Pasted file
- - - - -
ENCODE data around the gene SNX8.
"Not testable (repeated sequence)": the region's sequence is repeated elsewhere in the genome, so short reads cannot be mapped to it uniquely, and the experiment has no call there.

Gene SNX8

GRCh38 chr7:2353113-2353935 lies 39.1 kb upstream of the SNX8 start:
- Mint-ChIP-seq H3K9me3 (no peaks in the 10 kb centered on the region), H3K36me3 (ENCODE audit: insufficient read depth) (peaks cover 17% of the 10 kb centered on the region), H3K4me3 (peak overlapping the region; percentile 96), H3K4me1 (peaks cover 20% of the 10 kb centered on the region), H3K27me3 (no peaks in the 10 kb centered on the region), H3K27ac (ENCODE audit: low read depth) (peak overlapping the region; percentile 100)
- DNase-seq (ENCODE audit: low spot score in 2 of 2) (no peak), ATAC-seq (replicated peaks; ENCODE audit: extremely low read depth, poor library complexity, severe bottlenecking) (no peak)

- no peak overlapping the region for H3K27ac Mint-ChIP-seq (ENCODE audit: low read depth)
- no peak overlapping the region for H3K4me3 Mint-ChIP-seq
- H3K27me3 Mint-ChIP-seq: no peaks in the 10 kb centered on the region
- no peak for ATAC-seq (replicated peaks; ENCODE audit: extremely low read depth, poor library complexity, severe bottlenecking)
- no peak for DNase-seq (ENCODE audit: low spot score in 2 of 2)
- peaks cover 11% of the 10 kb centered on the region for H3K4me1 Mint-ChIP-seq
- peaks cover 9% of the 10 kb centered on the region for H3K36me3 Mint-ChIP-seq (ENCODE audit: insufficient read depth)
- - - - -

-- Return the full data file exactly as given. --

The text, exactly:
ENCODE data around the gene SNX8.
"Not testable (repeated sequence)": the region's sequence is repeated elsewhere in the genome, so short reads cannot be mapped to it uniquely, and the experiment has no call there.

Gene SNX8

GRCh38 chr7:2353113-2353935 lies 39.1 kb upstream of the SNX8 start:
- Mint-ChIP-seq H3K9me3 (no peaks in the 10 kb centered on the region), H3K36me3 (ENCODE audit: insufficient read depth) (peaks cover 17% of the 10 kb centered on the region), H3K4me3 (peak overlapping the region; percentile 96), H3K4me1 (peaks cover 20% of the 10 kb centered on the region), H3K27me3 (no peaks in the 10 kb centered on the region), H3K27ac (ENCODE audit: low read depth) (peak overlapping the region; percentile 100)
- DNase-seq (ENCODE audit: low spot score in 2 of 2) (no peak), ATAC-seq (replicated peaks; ENCODE audit: extremely low read depth, poor library complexity, severe bottlenecking) (no peak)

- no peak overlapping the region for H3K27ac Mint-ChIP-seq (ENCODE audit: low read depth)
- no peak overlapping the region for H3K4me3 Mint-ChIP-seq
- H3K27me3 Mint-ChIP-seq: no peaks in the 10 kb centered on the region
- no peak for ATAC-seq (replicated peaks; ENCODE audit: extremely low read depth, poor library complexity, severe bottlenecking)
- no peak for DNase-seq (ENCODE audit: low spot score in 2 of 2)
- peaks cover 11% of the 10 kb centered on the region for H3K4me1 Mint-ChIP-seq
- peaks cover 9% of the 10 kb centered on the region for H3K36me3 Mint-ChIP-seq (ENCODE audit: insufficient read depth)